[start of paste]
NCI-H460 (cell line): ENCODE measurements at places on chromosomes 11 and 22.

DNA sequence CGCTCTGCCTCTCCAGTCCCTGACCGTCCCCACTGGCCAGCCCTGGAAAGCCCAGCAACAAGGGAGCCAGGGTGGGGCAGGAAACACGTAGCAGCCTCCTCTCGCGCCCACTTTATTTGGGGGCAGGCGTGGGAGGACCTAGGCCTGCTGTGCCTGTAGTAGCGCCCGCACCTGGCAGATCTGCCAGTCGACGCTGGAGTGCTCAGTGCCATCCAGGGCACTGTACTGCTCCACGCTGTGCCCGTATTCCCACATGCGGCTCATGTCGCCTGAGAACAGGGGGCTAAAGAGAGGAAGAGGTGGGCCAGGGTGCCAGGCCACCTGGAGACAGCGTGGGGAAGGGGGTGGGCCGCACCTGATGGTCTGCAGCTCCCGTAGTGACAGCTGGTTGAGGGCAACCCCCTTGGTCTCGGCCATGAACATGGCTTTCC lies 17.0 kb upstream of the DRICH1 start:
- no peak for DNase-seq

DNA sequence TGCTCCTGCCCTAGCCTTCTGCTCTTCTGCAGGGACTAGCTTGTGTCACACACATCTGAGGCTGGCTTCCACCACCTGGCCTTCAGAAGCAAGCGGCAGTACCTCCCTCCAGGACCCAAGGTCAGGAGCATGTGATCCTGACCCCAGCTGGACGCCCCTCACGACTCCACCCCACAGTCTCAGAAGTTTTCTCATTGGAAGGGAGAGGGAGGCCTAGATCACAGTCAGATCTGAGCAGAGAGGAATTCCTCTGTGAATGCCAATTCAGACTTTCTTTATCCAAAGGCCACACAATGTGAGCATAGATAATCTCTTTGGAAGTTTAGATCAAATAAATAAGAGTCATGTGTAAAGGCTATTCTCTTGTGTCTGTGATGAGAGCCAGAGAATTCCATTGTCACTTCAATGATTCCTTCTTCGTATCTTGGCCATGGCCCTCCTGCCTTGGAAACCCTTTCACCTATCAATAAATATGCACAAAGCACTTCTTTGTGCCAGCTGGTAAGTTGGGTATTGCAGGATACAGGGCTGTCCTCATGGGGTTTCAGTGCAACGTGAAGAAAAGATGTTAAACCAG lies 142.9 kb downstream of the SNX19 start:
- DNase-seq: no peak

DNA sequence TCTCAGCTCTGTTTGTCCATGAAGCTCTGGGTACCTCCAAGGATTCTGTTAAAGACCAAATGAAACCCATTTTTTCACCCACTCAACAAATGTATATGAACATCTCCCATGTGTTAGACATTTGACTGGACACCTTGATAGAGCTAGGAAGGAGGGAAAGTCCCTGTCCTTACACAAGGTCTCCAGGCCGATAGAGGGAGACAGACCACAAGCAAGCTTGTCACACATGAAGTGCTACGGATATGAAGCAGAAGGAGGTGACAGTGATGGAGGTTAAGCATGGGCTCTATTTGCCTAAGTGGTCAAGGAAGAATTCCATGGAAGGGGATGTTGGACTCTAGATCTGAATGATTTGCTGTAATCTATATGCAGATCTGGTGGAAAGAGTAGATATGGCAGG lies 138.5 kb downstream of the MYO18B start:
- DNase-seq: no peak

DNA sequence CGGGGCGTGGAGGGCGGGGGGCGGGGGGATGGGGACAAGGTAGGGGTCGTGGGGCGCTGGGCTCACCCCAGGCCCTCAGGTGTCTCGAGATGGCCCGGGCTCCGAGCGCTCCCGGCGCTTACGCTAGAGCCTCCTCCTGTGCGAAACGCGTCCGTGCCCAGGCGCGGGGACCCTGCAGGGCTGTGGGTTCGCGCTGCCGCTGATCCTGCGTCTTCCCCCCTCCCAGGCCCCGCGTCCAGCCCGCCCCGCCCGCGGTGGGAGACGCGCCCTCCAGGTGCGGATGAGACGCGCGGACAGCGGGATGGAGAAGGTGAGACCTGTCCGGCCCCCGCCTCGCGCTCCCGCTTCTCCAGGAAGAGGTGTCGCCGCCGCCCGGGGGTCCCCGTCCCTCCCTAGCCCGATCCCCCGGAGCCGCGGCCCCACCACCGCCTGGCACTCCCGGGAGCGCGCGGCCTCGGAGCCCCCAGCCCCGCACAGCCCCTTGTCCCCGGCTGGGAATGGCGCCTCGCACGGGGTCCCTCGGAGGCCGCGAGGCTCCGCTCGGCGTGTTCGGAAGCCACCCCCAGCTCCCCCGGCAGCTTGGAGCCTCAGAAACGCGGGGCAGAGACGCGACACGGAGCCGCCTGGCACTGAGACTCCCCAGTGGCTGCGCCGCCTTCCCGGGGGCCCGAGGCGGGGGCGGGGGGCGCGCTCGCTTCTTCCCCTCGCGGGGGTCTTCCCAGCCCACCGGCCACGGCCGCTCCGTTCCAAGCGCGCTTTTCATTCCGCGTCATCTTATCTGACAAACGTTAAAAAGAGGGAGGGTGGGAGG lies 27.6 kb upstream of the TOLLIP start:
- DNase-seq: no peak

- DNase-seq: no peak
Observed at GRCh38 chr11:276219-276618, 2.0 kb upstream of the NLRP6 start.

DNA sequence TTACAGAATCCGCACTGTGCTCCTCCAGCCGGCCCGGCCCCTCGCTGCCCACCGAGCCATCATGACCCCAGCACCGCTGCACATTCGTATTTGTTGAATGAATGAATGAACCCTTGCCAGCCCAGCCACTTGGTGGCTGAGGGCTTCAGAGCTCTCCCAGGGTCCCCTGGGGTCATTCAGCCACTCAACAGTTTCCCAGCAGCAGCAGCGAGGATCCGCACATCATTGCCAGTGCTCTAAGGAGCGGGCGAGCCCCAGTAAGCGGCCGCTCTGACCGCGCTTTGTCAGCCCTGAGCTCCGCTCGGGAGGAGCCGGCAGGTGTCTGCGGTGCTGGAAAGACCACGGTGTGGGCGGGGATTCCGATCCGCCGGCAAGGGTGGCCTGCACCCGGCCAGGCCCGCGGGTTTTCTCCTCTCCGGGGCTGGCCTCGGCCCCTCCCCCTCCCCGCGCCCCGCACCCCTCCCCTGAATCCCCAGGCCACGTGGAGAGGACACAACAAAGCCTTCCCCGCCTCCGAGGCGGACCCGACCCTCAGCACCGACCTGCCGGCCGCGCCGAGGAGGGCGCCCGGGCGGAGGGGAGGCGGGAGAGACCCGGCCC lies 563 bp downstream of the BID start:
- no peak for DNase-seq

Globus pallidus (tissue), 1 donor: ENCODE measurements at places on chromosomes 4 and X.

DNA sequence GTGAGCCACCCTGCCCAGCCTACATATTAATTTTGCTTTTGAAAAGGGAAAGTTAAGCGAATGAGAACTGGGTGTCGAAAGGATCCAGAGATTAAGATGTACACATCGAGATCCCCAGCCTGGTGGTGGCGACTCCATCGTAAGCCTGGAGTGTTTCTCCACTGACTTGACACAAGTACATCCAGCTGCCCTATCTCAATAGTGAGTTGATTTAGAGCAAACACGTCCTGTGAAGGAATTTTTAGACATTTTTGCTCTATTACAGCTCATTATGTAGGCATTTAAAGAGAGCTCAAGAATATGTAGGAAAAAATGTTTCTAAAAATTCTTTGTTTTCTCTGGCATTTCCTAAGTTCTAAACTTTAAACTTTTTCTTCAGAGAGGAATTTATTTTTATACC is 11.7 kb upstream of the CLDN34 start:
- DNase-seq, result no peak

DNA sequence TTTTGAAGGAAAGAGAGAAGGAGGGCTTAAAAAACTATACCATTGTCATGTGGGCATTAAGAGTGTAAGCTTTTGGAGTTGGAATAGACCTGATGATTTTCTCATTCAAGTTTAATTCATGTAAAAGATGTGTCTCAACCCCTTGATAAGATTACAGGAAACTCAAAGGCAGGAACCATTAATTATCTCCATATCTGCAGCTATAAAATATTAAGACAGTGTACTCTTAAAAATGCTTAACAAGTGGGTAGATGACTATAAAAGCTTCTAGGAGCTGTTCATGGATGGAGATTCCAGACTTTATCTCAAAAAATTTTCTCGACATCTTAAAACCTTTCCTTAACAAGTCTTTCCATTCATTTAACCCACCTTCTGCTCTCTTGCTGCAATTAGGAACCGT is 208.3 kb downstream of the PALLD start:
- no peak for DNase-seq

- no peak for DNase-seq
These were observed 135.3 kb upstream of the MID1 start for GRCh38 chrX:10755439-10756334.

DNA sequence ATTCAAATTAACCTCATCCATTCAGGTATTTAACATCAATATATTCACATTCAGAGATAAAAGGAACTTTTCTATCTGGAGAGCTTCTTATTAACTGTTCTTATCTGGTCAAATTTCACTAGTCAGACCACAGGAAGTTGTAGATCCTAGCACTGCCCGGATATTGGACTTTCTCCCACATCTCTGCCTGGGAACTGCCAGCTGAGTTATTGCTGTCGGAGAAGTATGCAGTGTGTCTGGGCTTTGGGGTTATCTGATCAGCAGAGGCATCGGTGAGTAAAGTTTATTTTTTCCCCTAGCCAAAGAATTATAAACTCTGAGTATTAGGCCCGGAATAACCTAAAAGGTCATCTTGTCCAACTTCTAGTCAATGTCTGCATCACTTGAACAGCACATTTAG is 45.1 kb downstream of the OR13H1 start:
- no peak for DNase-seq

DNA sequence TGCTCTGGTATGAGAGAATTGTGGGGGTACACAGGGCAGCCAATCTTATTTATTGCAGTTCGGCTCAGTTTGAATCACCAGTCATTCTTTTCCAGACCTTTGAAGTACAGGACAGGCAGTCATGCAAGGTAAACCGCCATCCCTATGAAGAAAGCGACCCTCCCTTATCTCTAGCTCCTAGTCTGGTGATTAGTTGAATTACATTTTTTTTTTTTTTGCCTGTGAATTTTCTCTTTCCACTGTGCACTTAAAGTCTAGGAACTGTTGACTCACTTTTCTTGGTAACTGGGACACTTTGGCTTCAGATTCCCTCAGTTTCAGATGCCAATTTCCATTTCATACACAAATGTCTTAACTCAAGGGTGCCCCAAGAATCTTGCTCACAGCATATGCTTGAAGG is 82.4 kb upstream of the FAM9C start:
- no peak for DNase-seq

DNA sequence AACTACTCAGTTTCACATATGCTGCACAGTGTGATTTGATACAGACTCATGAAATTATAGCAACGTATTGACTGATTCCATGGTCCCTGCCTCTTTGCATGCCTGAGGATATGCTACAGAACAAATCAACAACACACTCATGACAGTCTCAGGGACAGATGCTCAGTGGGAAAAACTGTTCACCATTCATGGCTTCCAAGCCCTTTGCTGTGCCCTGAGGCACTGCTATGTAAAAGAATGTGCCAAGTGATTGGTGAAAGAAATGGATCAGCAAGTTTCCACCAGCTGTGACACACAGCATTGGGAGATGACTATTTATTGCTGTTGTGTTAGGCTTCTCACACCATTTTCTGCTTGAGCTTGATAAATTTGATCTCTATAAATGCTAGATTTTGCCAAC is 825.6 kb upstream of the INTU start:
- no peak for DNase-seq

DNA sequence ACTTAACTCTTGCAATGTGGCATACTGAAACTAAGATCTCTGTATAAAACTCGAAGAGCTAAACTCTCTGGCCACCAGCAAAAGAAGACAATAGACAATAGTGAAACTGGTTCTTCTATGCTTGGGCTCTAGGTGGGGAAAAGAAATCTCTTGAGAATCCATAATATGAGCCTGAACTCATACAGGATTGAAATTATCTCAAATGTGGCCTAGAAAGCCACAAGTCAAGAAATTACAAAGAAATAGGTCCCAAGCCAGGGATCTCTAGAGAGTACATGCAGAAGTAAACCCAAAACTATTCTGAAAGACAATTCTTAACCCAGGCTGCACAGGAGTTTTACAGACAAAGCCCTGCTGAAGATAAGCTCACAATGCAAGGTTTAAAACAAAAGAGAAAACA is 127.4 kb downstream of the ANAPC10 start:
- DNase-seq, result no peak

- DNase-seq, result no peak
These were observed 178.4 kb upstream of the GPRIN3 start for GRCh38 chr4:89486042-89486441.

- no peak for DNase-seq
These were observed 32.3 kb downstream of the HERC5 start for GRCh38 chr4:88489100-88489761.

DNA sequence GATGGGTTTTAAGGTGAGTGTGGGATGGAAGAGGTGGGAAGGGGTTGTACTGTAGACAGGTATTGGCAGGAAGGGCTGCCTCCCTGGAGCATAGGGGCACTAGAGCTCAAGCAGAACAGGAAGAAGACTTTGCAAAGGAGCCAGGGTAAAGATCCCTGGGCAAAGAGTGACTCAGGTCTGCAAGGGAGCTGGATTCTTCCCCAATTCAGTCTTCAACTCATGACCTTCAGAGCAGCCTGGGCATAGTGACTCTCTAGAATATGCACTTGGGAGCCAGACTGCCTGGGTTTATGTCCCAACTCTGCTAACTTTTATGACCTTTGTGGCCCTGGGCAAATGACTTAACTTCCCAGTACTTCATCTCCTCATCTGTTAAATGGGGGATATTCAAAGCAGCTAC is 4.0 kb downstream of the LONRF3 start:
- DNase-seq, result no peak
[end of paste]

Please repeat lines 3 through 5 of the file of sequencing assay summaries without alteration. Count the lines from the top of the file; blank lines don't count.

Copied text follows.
- no peak for DNase-seq

DNA sequence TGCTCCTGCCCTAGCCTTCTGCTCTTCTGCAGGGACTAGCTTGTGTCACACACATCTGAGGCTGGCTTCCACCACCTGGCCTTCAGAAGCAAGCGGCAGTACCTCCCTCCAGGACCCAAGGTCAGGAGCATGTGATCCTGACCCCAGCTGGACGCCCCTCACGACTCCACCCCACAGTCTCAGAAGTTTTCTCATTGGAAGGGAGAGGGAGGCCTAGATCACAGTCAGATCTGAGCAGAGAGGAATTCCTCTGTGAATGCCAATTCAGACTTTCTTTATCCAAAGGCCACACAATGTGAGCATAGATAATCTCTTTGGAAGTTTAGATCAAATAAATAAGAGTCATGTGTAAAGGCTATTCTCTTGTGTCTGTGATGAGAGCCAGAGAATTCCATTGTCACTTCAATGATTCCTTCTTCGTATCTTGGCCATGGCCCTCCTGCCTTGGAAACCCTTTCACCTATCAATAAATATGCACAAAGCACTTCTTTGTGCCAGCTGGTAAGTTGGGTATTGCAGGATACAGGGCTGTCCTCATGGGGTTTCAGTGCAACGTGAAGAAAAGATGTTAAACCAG lies 142.9 kb downstream of the SNX19 start:
- DNase-seq: no peak